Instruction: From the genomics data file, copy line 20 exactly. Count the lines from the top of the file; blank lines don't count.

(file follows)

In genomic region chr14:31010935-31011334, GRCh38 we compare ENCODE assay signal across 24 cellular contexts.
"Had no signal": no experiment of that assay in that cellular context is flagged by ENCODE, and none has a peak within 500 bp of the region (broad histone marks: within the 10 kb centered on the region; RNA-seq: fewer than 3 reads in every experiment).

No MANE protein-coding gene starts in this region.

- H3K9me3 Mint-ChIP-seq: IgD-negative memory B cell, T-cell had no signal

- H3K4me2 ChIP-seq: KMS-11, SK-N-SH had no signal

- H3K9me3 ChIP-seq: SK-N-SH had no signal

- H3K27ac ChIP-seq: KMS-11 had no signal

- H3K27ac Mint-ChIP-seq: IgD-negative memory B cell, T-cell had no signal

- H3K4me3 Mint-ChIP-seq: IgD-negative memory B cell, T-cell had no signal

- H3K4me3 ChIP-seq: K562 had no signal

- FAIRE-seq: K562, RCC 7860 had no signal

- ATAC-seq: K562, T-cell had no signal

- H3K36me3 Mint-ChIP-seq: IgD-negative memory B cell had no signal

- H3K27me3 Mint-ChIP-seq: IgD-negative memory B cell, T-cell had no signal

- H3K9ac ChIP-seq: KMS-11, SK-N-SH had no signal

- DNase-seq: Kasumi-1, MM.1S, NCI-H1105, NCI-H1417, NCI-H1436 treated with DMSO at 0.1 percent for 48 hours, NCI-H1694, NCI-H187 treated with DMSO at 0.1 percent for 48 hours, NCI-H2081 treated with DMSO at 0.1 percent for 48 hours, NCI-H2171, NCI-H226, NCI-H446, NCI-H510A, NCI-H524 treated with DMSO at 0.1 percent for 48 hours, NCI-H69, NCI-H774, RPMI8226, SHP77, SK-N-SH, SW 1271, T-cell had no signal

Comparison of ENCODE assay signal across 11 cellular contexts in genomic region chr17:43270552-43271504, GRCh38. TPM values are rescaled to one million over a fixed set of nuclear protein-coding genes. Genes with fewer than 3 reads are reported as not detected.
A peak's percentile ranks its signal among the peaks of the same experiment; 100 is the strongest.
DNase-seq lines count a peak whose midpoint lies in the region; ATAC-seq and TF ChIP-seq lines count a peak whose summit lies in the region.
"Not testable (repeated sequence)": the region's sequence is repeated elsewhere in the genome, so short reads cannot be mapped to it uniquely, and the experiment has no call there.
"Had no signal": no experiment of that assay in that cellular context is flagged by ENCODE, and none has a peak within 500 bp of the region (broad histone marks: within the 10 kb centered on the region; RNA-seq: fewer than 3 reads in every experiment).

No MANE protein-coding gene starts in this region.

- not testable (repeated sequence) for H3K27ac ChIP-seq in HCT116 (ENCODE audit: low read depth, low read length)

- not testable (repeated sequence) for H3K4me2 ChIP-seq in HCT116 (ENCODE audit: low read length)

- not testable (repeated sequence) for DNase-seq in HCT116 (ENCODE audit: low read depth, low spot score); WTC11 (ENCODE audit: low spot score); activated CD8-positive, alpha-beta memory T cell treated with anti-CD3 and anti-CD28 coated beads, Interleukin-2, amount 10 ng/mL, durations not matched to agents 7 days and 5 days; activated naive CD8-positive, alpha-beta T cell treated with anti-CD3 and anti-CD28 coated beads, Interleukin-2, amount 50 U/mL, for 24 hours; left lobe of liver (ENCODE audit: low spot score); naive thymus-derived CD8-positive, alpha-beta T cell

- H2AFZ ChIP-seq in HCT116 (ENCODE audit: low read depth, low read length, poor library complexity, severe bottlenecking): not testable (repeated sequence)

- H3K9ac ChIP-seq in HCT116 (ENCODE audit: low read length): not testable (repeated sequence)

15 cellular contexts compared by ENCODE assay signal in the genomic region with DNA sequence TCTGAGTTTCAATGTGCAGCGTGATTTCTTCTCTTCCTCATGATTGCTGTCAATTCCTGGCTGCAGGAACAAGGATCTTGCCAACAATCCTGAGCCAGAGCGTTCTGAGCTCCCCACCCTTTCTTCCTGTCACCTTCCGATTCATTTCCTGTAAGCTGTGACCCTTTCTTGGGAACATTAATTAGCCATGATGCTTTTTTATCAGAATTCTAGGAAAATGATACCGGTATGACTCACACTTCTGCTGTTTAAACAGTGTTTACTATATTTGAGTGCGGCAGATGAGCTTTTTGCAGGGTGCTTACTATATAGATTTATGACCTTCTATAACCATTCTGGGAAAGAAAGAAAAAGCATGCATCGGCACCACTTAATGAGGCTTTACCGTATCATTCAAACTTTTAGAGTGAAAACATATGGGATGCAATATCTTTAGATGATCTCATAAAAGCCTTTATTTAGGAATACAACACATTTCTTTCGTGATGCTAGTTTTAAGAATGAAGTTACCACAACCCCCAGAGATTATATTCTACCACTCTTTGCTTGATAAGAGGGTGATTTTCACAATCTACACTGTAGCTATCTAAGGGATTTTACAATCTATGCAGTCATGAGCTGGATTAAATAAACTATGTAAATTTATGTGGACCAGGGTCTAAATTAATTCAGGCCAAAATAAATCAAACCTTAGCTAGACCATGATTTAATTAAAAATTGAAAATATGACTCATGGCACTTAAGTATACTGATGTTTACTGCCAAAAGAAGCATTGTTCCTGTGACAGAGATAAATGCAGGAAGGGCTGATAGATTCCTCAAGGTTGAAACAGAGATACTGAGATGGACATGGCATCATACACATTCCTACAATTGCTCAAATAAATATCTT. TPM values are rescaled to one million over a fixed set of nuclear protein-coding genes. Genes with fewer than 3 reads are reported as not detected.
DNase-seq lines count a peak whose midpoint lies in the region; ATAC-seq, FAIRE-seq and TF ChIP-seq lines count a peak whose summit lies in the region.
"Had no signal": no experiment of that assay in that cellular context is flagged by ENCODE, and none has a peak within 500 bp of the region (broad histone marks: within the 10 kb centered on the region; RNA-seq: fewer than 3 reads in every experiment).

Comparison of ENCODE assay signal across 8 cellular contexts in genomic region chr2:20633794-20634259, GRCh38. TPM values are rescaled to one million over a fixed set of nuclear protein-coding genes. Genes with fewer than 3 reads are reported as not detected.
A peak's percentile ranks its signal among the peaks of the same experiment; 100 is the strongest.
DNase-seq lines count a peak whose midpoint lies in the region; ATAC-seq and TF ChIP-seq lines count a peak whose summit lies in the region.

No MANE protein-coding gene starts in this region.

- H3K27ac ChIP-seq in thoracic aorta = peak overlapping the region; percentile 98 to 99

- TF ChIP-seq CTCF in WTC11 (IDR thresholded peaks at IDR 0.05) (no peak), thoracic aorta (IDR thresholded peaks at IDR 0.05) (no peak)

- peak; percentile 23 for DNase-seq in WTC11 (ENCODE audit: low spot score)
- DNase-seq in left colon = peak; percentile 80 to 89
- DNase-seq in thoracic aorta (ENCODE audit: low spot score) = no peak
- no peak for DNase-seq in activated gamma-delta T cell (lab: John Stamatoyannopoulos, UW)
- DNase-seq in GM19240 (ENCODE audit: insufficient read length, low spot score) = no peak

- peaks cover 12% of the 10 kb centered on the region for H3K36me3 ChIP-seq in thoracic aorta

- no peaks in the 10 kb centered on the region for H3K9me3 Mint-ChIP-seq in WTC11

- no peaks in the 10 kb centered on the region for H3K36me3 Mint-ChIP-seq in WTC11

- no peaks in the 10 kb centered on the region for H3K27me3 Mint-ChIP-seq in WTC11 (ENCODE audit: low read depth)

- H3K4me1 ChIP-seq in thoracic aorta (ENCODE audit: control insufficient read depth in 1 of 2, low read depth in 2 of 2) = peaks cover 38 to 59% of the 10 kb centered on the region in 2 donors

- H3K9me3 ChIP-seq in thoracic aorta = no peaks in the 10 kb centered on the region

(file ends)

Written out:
"Not testable (repeated sequence)": the region's sequence is repeated elsewhere in the genome, so short reads cannot be mapped to it uniquely, and the experiment has no call there.